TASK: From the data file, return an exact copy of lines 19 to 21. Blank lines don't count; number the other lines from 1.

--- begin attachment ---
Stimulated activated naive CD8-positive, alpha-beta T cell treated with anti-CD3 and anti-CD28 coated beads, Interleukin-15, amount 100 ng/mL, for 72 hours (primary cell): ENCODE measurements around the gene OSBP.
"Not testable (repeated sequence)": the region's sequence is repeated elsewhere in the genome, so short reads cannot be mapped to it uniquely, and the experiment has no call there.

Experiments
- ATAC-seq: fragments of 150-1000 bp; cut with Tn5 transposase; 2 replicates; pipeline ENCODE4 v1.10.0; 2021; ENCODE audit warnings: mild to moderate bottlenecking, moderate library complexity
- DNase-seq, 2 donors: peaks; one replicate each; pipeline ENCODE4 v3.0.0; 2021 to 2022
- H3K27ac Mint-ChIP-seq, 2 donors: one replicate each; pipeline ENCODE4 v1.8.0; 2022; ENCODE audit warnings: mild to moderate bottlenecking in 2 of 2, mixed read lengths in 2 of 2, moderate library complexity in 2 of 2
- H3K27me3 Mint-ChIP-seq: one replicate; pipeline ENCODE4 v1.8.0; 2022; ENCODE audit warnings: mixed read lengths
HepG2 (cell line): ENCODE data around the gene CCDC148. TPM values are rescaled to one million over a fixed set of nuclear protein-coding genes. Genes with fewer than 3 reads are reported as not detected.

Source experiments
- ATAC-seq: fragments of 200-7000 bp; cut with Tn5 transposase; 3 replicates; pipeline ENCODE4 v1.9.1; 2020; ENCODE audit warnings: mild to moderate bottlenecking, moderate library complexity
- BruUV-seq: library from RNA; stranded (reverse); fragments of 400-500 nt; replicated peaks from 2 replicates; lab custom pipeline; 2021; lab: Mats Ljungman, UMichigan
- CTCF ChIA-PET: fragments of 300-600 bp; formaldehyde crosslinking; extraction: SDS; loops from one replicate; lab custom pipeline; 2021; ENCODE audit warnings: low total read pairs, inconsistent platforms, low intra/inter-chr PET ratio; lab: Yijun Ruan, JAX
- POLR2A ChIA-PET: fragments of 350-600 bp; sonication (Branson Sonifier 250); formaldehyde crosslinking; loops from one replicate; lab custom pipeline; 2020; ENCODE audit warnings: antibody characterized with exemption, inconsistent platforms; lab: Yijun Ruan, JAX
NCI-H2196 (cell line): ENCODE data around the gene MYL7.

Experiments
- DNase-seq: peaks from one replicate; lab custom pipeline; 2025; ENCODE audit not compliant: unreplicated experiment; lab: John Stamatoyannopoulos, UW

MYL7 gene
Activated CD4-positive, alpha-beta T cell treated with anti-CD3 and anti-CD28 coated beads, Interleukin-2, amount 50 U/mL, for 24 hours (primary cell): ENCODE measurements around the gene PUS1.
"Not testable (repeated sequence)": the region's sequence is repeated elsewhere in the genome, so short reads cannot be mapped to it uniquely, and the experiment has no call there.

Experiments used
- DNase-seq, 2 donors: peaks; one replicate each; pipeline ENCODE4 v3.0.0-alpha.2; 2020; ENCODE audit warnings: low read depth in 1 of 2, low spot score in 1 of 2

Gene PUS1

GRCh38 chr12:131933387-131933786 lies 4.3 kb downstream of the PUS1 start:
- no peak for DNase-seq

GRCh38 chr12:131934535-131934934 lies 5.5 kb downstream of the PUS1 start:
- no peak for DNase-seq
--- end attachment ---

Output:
"Not testable (repeated sequence)": the region's sequence is repeated elsewhere in the genome, so short reads cannot be mapped to it uniquely, and the experiment has no call there.

Experiments used
- DNase-seq, 2 donors: peaks; one replicate each; pipeline ENCODE4 v3.0.0-alpha.2; 2020; ENCODE audit warnings: low read depth in 1 of 2, low spot score in 1 of 2